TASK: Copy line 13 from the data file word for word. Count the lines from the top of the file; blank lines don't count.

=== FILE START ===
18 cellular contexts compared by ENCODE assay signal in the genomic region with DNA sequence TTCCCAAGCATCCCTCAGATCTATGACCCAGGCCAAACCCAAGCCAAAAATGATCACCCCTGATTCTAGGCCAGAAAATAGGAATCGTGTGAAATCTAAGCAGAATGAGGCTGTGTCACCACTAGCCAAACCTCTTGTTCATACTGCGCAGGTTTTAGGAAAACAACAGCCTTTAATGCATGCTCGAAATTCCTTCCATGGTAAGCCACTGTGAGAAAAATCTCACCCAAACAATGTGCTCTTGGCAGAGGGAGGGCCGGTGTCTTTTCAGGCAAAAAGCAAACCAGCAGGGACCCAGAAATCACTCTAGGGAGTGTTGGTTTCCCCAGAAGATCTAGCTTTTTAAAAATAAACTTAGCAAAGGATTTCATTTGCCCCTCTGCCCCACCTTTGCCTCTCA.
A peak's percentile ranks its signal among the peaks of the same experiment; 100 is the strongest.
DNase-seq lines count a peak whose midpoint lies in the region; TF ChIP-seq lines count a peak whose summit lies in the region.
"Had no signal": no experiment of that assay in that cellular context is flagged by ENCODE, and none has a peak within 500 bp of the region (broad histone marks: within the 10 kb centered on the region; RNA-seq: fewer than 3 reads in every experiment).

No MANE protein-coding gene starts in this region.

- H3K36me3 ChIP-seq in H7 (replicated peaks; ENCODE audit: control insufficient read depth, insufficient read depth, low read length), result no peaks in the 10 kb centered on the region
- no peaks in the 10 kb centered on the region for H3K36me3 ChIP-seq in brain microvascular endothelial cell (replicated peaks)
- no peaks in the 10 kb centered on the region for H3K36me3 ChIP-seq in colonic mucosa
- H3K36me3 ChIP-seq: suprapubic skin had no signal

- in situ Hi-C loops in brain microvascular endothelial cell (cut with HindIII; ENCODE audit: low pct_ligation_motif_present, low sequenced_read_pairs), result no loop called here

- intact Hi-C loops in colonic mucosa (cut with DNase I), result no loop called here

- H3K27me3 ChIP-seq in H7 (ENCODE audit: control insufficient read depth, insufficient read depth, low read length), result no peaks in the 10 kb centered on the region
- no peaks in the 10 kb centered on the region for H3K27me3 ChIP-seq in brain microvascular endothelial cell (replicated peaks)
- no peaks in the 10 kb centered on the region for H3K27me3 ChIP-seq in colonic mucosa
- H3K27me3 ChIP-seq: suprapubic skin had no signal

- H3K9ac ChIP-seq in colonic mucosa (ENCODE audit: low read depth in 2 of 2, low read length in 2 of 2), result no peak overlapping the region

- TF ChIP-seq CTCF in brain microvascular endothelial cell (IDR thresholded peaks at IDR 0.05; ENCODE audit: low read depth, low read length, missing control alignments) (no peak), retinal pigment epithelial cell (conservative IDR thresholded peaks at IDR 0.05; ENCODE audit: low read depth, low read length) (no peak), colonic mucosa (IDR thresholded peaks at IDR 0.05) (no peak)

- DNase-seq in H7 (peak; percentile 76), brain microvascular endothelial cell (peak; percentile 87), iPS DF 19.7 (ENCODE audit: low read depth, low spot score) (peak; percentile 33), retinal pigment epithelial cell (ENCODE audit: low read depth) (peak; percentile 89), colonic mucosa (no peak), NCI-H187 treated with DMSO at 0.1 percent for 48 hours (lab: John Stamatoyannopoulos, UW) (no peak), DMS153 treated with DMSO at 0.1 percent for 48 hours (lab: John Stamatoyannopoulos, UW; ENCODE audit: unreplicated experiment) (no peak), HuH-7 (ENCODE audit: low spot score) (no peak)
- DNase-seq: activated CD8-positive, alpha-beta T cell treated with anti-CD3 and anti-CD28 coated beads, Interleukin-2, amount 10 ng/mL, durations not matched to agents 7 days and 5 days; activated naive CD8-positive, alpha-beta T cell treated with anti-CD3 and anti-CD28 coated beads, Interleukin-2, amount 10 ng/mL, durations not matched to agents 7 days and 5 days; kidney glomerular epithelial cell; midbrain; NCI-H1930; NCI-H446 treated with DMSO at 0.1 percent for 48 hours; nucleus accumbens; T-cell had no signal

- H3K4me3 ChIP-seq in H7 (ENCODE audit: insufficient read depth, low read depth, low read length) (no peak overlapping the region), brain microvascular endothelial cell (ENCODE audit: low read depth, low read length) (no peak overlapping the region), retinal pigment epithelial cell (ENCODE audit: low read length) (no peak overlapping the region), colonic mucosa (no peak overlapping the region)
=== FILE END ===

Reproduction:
- no peaks in the 10 kb centered on the region for H3K27me3 ChIP-seq in brain microvascular endothelial cell (replicated peaks)